When I fired my rounds in Sheridan School and gunnery in Germany all firing was done through the telescope. It had the choke sight and the gunner could determine the range to target using it. This was with conventional rounds. I was never on board for a missile shot which usually used the periscope. The crews got to fire 1 missile at Graf during qualification gunnery. Its a great way to get proficient.

Tom
M4A1Sherman
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Posted: Tuesday, March 12, 2019 - 07:01 PM UTC

Quoted Text

When I fired my rounds in Sheridan School and gunnery in Germany all firing was done through the telescope. It had the choke sight and the gunner could determine the range to target using it. This was with conventional rounds. I was never on board for a missile shot which usually used the periscope. The crews got to fire 1 missile at Graf during qualification gunnery. Its a great way to get proficient.

Tom



Hello, ALL!!!

I'm having a GREAT TIME learning and reading all of the anecdotal stuff!!! It's VALUABLE as well as entertaining!!!

THANKS TO ALL!!!
Kevlar06
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Posted: Wednesday, March 13, 2019 - 02:30 AM UTC
Telescopic “choke” sight=conventional round— Narrow field of view. Requires the TC to lay the gun on target
Periscope=Gunners panoramic viewer=missile sight—But also used by the gunner for panoramic view of the outside.

Aha! That’s likely why Tamiya has chosen to mold the periscope cover closed. When on the range firing conventional ammo,the gunner would use just the Gunners “choke” sights (telescopic) as they were good enough for just the narrow field of view on the range to engage the target. But when desiring a wider field of view the gunner would use the periscope— which is the missile sighting system required for tracking the missile in a larger field of view (the gunner needed to “fly” the missile). The missile wasn’t used much in Vietnam, the conventional round being the primary ammunition of choice. The missile was problematic in the tropics and in extreme cold environments, and was very expensive for the time. Would still be nice to have the option though.
VR, Russ
alchemymike
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Posted: Wednesday, March 13, 2019 - 10:42 AM UTC
I was trained in M60A1's and then the Sheridan... couple of things I vividly recall...the TC putting the fear of God into us about leaving out the obturator ring ( apparently the resultant flash killed tankers by exploding ammo ) keeping your eye firmly on the sight eye cover to avoid getting a black eye when firing and the violent kick of the whole track when firing conventional ammo and the slow travel of the round down range....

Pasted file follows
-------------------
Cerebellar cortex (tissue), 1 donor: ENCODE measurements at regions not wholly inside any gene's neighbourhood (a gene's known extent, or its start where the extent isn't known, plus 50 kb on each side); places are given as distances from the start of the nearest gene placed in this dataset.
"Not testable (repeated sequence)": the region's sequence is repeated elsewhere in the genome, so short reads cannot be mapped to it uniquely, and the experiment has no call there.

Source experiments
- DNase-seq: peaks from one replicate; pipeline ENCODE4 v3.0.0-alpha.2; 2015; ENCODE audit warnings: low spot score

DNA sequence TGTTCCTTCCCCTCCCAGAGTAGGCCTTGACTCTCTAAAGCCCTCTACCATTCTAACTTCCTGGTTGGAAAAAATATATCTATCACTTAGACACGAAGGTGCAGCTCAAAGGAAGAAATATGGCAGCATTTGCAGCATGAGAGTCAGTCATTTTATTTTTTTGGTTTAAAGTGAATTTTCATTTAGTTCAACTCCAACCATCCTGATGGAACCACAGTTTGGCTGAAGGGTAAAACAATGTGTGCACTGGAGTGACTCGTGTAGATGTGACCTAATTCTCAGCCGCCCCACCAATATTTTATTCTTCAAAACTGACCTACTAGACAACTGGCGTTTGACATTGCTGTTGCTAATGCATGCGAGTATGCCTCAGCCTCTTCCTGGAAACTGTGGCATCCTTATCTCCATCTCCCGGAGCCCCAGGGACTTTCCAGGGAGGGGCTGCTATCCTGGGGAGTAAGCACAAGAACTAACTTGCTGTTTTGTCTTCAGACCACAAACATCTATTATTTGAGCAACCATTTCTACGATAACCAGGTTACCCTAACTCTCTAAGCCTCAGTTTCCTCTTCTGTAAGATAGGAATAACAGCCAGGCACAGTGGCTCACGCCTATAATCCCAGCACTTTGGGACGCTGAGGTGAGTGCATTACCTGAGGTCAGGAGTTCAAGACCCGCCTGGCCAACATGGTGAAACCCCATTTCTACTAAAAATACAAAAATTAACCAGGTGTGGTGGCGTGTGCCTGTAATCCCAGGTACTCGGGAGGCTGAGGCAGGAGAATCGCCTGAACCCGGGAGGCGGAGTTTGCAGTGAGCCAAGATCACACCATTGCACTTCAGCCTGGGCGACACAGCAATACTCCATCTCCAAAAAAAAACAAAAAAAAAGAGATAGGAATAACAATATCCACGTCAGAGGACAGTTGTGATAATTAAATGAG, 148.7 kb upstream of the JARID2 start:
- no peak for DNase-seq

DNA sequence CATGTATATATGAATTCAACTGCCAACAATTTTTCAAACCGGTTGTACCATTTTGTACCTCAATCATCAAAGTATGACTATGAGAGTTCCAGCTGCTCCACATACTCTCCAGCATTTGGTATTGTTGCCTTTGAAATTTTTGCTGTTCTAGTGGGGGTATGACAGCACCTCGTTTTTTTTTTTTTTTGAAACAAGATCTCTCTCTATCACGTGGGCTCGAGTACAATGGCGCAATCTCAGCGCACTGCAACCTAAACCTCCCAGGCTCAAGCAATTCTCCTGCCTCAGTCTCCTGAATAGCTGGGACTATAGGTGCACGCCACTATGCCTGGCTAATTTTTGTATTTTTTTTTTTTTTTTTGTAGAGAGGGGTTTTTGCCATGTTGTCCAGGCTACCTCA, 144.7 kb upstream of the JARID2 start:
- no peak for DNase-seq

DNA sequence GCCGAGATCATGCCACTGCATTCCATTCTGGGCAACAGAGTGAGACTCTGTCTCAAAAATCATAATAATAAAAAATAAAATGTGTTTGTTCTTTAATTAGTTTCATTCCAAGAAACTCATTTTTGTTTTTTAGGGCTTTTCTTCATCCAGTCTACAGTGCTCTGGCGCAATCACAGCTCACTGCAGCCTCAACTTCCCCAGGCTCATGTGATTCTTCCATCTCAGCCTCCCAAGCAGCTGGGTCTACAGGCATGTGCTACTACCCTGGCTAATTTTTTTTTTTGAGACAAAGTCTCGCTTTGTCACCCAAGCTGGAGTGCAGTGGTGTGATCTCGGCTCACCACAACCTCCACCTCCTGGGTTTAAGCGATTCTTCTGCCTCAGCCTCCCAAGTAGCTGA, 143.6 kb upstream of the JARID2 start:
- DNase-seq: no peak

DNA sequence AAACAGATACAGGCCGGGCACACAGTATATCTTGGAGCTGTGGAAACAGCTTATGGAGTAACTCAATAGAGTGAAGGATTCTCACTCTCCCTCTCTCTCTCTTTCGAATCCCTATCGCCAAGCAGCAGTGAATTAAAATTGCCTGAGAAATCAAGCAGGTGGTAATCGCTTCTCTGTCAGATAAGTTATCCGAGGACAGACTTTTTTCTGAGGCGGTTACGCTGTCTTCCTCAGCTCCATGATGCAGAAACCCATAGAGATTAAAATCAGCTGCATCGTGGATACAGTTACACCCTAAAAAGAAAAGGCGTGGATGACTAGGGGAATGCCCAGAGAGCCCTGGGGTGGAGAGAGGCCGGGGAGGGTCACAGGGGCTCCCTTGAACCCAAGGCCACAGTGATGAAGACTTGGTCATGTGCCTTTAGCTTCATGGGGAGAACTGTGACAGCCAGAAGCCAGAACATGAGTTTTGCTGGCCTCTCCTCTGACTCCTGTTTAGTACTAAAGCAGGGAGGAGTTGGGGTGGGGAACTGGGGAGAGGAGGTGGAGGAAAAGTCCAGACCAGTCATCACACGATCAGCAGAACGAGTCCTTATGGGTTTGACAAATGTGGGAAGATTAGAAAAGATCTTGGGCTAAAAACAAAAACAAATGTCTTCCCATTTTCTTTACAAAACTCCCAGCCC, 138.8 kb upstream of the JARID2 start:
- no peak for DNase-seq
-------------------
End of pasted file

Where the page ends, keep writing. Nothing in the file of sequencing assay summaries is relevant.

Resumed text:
never got to fire a missile...
Kevlar06
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Posted: Wednesday, March 13, 2019 - 04:30 PM UTC

Quoted Text

I was trained in M60A1's and then the Sheridan... couple of things I vividly recall...the TC putting the fear of God into us about leaving out the obturator ring ( apparently the resultant flash killed tankers by exploding ammo ) keeping your eye firmly on the sight eye cover to avoid getting a black eye when firing and the violent kick of the whole track when firing conventional ammo and the slow travel of the round down range....
never got to fire a missile...




Obturator ring was a frequent problem. As I recall though, the breech wouldn't close properly without it being in place. There was a series of electronic system checks with a green (or red) light indicator which indicated a fully closed breech-- for the CBSS on the turret wall in the loaders position. It was possible to oblong it too, with the weight of the conventional round ( the thing was a thin, formed and stepped steel ring that fit between the breech and rear of the gun tube, designed to fully seal the breech) Rough handling with a round would ensure that the next round went halfway into the tube and stuck there, requiring the crew to get out and punch the round out with a rammer-- not a fun experience (I've had the unfun experience of doing it) there was also a "detent pin and button" on the inside bottom of the breech which kept the round from falling out if the gun was elevated while loading. If not held down when the round was rammed from the outside, the detent "pin" would tear the cartridge case open spilling propellant onto the floor-- a real-life threatening fire hazard. Recoil would usually bring the track off the second road wheel, which also played havoc with the drivetrain. I was once on the range and the bolts on my TCs armored plate sheared off during a recoil, sending me in the air, severing the battery pack cables for the laser range range finder, then the entire assembly fell off the back of the track in the mud. It was fast, and quite a ride, but it sucked in many ways too.
VR, Russ
M4A1Sherman
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Posted: Wednesday, March 13, 2019 - 06:23 PM UTC

Quoted Text


Quoted Text

I was trained in M60A1's and then the Sheridan... couple of things I vividly recall...the TC putting the fear of God into us about leaving out the obturator ring ( apparently the resultant flash killed tankers by exploding ammo ) keeping your eye firmly on the sight eye cover to avoid getting a black eye when firing and the violent kick of the whole track when firing conventional ammo and the slow travel of the round down range....